Census surveys are an integral part of preserving our history and defining a country’s collective identity.
Australia’s 18th Census night is on Tuesday, but the concept dates as far back as 3800BC, and in many countries, the details collected provide a fascinating window into the past.
In Australia, Census privacy is heavily legislated and citizens choose if they want their answers made public, which only happens 99 years from the Census date.
But in other countries, like the US and the UK, the entirety of old Censuses are made public.
“It’s peculiar because we stand out,” demographer Liz Allen, from the Australian National University’s Centre for Social Research and Methods, told The New Daily.
In fact, Australians have a long history of being wary of the Census and suspicious of the governments asking us to fill them out, she said.
“From the very first Census in 1911, there has been documented experiences of threats and violence to Census enumerators. In 1947, someone had a shotgun pulled on them,” Dr Allen said.
It is understandable Australians are cautious of governments recording their information, but the Census is heavily legislated, she said.
“We have a number of legislative acts that protect the privacy of individuals and safeguards to ensure there is no misuse of the Census,” she said.
So while we wait another 99 years to see what Australians were up to this Census night, let’s look to our friends in the northern hemisphere for a couple of chuckles.
Here’s some unique, humorous and rebellious entries from the United Kingdom and the US, courtesy of researchers from Ancestry.com.au.
Funny Census answers from the ages
‘Does as she pleases’: 1880, US
In typical fatherly fashion, Catherine Cudney’s dad stated that the 15-year-old “does as she pleases” as her occupation in the 1880 US Census.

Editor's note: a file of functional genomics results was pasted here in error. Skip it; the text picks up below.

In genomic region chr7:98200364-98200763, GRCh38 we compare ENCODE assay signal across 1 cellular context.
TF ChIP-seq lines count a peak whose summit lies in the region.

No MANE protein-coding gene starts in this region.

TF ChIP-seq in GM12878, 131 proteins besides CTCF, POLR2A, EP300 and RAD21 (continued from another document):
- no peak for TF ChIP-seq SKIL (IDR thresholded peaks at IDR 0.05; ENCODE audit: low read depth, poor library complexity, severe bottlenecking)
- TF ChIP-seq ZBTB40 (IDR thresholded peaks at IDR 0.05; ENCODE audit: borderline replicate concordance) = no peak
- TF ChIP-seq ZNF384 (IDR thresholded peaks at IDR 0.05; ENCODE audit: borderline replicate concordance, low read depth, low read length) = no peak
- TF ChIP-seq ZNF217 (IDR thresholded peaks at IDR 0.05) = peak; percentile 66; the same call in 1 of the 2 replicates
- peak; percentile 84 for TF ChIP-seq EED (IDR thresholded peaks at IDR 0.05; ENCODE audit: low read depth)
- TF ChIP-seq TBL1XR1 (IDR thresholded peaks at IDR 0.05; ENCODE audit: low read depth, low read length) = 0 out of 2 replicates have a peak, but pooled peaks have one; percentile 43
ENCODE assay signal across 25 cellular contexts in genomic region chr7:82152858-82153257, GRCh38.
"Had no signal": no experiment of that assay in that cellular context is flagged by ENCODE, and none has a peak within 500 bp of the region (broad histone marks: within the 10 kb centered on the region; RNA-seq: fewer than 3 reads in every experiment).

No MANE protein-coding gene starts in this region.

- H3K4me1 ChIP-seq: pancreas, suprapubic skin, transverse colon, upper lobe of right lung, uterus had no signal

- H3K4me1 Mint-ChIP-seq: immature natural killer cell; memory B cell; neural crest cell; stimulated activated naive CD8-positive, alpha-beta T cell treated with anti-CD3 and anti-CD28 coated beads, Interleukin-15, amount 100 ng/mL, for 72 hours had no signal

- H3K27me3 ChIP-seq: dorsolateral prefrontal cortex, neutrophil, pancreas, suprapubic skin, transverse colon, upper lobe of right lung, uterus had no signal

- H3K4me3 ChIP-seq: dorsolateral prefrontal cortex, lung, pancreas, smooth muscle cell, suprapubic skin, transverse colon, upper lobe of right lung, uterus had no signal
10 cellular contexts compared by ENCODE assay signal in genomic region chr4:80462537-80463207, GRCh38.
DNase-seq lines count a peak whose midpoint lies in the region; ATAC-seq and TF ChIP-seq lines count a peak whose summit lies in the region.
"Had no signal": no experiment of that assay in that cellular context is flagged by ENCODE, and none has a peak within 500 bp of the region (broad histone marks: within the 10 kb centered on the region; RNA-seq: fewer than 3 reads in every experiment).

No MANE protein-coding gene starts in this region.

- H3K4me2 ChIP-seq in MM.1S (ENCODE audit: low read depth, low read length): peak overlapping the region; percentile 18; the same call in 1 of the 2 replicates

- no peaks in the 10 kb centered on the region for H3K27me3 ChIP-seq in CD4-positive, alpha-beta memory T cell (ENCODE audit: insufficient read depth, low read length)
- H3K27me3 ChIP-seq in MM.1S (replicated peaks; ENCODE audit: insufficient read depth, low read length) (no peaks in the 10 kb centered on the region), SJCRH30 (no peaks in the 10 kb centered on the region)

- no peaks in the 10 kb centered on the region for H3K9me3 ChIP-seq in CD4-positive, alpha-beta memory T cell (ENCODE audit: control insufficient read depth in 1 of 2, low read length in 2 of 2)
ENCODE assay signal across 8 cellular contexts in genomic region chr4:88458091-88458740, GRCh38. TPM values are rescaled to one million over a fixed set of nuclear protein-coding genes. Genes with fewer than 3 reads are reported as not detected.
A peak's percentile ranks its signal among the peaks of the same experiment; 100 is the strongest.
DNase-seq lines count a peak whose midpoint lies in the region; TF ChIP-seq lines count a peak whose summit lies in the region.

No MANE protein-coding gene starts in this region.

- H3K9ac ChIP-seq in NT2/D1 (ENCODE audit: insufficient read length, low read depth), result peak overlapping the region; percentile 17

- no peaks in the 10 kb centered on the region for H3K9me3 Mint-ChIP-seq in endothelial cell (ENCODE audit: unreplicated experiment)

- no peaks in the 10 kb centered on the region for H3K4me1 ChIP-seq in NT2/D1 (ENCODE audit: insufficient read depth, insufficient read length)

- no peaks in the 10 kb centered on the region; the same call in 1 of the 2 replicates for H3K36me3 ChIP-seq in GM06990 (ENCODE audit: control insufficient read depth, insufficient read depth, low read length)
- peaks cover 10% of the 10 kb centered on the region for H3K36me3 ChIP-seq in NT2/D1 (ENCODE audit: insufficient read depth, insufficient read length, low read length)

‘Hiding at home’: 1911, England and Wales
Catherine Maud Lovell, 19, must not have wanted to go to work the day her mother filled in the Census survey, as she wrote in the 1911 UK Census that her daughter was “hiding at home” for her occupation.
‘Annoying other people’: 1911, England and Wales
Widowed grandmother and head of the house, Annie Costa, had a very strong opinion when it came to sharing her two-year-old granddaughter’s occupation – “annoying other people” was what she entered.
‘Mrs Halloween Waltrip’: 1920, US
Who would name their daughter Halloween? According to the 1920 (and 1930) US Census, this is indeed something parents did.
According to Ancestry’s count, more than 40 people named “Halloween” were listed in the 1940 US Census. It is unclear if they were born on October 31.
‘Watch dog, looking after house’: 1911, England and Wales
At only five years old, Roger the airedale terrier was officially part of the family’s household duties.
His occupation? “Watchdog, looking after house.”
Quick note, the head of the family also wrote: “Incidentally, we have an airedale terrier. Do not know whether particulars are required, but in case you want them here they are!”
‘Votes for women’: 1911, the UK
Rosina Mary Pott, loyal suffragette and friend of Emmeline Pankhurst, leader of the British suffragette movement, sent the message loud and clear about why she wouldn’t be filling out the Census.
“No vote, no information about my household,” she wrote.
‘Travelling Zoo, various exotic animal attendants’: 1911, the UK
Fred Wombwell was a 34-year-old lion tamer. He and his wife were part of a travelling zoo, with various exotic animal attendants. The list goes on and on with fascinating occupations like leopard and monkey attendant and an elephant trainer.
‘Should have been an authoress’: 1911, the UK
Although we don’t actually know what this lady’s occupation was, we know where she had hoped her career would have ended up.
Her Census response to her occupation was that it was, “difficult to say, should have been an authoress but Drane Ltd Publishers who received £35 towards publishing my book went into liquidation”.
Well, at least she was honest.